Here are just a few examples of the types of phishing attacks that you or your employees could fall victim to:
- Via LinkedIn: A hacker creates a fake LinkedIn profile in order to target employees at a specific company. He uses the fake profile to access information about the targets’ current and past employers, job titles, email address and connections. This information could enable him to design a more effective spear phishing attack.
- Via LinkedIn email: A hacker sends a fake email that looks like it is coming from LinkedIn. When the victim clicks on the link in the email to “accept connection request,” it takes him to a fake LinkedIn login page. If the user logs in, his login information will be compromised.
- Via email attachment: An employee within the targeted organization receives an email with an attachment (e.g., fake invoice or report) for review. The attachment could look like a .zip file with an embedded PDF file icon, although it is actually an .exe (an executable file that runs a program). The downloaded malware file is installed on the business network where it has access to sensitive data, putting the company and its clients at risk.
- Via email link: A victim receives an email pretending to be from a financial institution or other trusted source. The email contains a fake link to a fake website where the victim’s computer becomes infected with malware, allowing the hacker to access the computer remotely and steal personal information, passwords, user IDs and online transaction information.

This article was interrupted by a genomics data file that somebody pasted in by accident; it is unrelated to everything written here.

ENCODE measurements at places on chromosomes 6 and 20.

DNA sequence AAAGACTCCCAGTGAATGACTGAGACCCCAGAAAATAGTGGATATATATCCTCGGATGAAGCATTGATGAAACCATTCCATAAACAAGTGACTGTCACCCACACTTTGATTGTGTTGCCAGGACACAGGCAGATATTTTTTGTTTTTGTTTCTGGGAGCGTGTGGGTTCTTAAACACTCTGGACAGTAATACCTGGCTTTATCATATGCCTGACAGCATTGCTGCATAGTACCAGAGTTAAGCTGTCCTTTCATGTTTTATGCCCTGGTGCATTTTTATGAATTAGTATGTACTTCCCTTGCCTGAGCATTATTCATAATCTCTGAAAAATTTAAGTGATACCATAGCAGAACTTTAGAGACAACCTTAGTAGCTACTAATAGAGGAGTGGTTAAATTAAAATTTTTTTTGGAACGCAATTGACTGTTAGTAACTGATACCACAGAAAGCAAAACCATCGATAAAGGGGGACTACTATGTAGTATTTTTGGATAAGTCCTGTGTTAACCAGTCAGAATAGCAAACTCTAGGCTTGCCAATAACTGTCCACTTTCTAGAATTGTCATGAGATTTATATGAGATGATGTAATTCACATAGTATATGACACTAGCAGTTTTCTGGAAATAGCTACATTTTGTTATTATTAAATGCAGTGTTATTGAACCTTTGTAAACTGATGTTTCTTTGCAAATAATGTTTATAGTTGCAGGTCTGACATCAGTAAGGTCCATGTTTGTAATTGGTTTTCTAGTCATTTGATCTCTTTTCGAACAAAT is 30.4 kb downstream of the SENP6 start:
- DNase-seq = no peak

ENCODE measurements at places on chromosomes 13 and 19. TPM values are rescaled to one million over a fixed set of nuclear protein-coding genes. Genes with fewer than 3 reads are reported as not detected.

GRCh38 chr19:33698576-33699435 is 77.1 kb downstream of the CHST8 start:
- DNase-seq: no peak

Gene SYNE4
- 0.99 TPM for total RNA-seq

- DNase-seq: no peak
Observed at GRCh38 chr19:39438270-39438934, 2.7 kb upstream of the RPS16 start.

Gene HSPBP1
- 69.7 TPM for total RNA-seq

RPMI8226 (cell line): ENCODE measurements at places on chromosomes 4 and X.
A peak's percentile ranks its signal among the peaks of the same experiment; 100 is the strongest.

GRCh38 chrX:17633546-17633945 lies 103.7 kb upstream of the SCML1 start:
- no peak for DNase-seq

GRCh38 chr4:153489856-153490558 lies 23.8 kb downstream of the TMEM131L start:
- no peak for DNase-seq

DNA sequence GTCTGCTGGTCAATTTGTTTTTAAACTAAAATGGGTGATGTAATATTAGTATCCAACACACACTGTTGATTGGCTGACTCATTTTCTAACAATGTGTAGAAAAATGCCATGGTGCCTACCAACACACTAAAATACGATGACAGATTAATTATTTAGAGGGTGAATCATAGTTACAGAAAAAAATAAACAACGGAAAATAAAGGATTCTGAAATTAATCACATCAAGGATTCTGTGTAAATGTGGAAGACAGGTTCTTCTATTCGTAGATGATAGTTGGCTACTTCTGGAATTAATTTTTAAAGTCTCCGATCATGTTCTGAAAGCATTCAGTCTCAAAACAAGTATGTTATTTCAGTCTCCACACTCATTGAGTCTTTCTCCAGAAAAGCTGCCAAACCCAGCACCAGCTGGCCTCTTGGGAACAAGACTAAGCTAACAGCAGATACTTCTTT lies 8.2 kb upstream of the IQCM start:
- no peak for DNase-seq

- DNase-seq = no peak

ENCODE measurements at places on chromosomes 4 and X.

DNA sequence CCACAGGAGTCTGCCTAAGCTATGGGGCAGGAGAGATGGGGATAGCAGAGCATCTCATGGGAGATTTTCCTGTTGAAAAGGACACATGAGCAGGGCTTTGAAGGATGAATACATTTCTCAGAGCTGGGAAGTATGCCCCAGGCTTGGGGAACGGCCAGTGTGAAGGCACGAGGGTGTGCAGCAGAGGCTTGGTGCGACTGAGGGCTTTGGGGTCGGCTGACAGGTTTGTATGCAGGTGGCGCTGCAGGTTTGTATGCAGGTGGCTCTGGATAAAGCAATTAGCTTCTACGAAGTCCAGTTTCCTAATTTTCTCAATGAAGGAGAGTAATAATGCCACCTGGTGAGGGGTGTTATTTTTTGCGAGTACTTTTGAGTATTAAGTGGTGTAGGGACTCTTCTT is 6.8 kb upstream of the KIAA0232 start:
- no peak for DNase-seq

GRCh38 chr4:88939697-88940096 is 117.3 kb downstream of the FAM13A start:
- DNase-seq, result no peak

How to boost your employees’ ‘hacker IQ’
In addition to establishing an information security program and using firewalls and/or content filtering to restrict access to potentially malicious information, it is important to train your employees.
Social engineering phishing testing can help you identify vulnerabilities and monitor the effectiveness of information security policies, procedures and training at your company. In these tests, an email with a fake link is sent to targeted employees. Employees who click on the link will be taken to a website with training resources about phishing, and test performance is measured and reported to management. A qualified consulting firm can assist your company by performing this testingquarterly or semiannually.
The greater an employee’s awareness, the less likely he or she will fall victim to social engineering attacks. In addition to conducting phishing tests, you can train employees on email and browser security best practices, including these tips:
- Resist the urge to click links in a suspicious email.
- Check the Web address of a link (by placing your mouse cursor over the link) and the sender’s email address before visiting the destination website.
- Visit websites directly rather than clicking links in emails.
- Be cautious of email attachments, even if it looks like it’s from a familiar sender.
- Check for signs such as poor quality of the logo or email, poor grammar or misspellings.
Your employees can also be one of your company’s greatest vulnerabilities in the face of growing cyberthreats. However, with proper training, they could also be one of your best defenses against social engineering attacks.
Sign up for CIO Asia eNewsletters.